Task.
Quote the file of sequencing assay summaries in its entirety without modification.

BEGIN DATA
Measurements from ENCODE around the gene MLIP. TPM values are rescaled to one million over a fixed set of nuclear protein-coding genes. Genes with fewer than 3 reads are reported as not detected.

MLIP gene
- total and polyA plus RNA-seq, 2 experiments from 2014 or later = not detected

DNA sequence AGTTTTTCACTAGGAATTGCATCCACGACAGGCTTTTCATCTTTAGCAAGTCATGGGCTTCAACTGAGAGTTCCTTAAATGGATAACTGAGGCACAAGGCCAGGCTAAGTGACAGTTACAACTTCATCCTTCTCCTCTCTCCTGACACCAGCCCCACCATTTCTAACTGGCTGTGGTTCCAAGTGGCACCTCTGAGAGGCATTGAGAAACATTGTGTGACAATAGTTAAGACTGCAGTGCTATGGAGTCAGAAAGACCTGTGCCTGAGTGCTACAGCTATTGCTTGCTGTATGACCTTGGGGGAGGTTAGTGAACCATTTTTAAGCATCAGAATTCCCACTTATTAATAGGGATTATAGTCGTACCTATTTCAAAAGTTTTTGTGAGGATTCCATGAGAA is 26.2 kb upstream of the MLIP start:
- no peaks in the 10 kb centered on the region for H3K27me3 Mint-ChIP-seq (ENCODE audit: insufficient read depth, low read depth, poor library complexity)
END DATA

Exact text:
Measurements from ENCODE around the gene MLIP. TPM values are rescaled to one million over a fixed set of nuclear protein-coding genes. Genes with fewer than 3 reads are reported as not detected.

MLIP gene
- total and polyA plus RNA-seq, 2 experiments from 2014 or later = not detected

DNA sequence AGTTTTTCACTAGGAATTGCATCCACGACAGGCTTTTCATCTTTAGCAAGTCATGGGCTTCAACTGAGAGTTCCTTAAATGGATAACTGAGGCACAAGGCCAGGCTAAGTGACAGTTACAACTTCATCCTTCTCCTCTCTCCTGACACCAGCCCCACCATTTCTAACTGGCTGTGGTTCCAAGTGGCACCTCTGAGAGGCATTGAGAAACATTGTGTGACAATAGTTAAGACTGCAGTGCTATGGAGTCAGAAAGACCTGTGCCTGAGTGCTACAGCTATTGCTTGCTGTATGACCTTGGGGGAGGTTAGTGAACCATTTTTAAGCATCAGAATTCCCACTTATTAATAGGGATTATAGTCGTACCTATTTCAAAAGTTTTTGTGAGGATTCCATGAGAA is 26.2 kb upstream of the MLIP start:
- no peaks in the 10 kb centered on the region for H3K27me3 Mint-ChIP-seq (ENCODE audit: insufficient read depth, low read depth, poor library complexity)